The Times has said that it will appeal after it was fined £15,000 in the high court for contempt of court over two articles published last December about jury dissent in a child manslaughter case. One of two dissenting jurors in the trial of Keran Henderson last autumn provided information to the Times was also fined £500 and also intends to appeal to the House of Lords.
In a contempt of court case brought by the attorney general, Baroness Scotland the high court last week found the newspaper and the jury guilty of disclosing the “secrets of the jury room”. Section 8 of the Contempt of Court Act bans disclosure of “votes cast, statements made, opinions expressed or arguments advanced” by members of a jury in their deliberations.
Lawyers for the Times said the newspaper respected the court’s judgment on the contempt issue, but an apology would ring “hollow” because it did not agree with the court and would attempt to appeal to the law lords. They stated that there had been no damage to the administration of justice, no individual juror was identified and no individual’s opinions were disclosed. They said the articles were written in good faith, after taking legal advice, on a matter of public importance, which was the heavy reliance placed on expert medical evidence in “shaken baby” cases.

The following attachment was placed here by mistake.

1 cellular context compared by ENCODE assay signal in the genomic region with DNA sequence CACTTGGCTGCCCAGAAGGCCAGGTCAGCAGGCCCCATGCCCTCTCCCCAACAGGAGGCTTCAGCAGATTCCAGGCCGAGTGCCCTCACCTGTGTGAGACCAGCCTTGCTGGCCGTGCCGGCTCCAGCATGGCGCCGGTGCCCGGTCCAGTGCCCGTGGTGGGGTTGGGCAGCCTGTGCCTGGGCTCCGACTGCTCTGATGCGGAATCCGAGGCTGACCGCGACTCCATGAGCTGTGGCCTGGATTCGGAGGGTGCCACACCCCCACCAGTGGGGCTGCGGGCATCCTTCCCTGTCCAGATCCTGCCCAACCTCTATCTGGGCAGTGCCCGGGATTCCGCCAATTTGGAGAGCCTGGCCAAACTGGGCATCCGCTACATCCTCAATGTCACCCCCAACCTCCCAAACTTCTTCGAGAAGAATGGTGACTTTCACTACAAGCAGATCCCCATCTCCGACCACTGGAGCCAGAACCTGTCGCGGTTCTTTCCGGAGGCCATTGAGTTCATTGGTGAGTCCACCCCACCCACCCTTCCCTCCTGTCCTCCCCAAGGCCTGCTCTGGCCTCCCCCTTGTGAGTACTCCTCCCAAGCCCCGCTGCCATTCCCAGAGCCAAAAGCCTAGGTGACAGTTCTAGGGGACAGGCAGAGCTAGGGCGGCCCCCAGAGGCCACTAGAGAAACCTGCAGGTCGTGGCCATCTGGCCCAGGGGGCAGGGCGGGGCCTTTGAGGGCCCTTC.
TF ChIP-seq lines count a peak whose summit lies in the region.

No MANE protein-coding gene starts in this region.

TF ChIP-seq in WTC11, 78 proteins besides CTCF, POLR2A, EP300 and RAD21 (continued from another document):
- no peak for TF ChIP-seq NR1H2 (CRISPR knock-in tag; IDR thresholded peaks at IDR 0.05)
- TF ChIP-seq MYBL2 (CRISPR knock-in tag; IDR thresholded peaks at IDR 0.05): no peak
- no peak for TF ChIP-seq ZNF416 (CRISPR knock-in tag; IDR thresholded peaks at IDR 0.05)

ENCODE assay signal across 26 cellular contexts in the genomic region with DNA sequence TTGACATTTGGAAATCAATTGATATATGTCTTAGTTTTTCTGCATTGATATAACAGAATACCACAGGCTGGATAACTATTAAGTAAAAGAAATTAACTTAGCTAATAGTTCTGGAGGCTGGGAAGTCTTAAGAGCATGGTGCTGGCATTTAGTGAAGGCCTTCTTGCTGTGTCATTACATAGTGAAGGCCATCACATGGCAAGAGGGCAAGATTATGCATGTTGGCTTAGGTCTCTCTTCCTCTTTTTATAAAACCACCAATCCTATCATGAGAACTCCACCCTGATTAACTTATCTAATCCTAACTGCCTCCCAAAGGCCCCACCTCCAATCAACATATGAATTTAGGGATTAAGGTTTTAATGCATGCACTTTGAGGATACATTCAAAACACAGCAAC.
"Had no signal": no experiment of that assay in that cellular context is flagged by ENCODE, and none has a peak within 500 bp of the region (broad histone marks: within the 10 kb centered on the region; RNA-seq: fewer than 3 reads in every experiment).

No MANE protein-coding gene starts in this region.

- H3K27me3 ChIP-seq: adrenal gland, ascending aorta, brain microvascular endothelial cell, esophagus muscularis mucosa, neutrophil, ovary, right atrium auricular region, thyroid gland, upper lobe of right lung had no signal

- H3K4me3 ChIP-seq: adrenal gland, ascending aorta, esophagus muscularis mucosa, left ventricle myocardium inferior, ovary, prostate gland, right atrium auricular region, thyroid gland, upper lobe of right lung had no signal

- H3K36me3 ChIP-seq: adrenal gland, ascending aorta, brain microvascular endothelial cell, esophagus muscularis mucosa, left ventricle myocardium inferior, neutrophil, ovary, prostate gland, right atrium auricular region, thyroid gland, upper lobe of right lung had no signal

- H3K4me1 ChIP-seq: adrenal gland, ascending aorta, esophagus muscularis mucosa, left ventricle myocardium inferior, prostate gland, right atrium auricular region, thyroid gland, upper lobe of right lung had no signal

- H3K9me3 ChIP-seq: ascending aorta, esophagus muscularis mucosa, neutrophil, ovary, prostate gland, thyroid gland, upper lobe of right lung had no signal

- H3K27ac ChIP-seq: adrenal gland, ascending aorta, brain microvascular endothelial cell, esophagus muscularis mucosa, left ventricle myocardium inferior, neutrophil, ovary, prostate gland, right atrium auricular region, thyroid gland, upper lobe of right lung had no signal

The defendants argued unsuccessfully that contempt proceedings could not be justified in this case in the light of article 10 of the European Convention on Human Rights, which guarantees everyone the right to freedom of expression, subject to exceptions such as the need to maintain the authority and impartiality of the judiciary.
Lord Justice Pill, who heard the case alongside Mr Justice Sweeney, said the court acknowledged those mitigating factors, but had to impose penalties “sufficient to mark the seriousness of breaches of section 8 and to deter others from following the example of this juror and this newspaper”.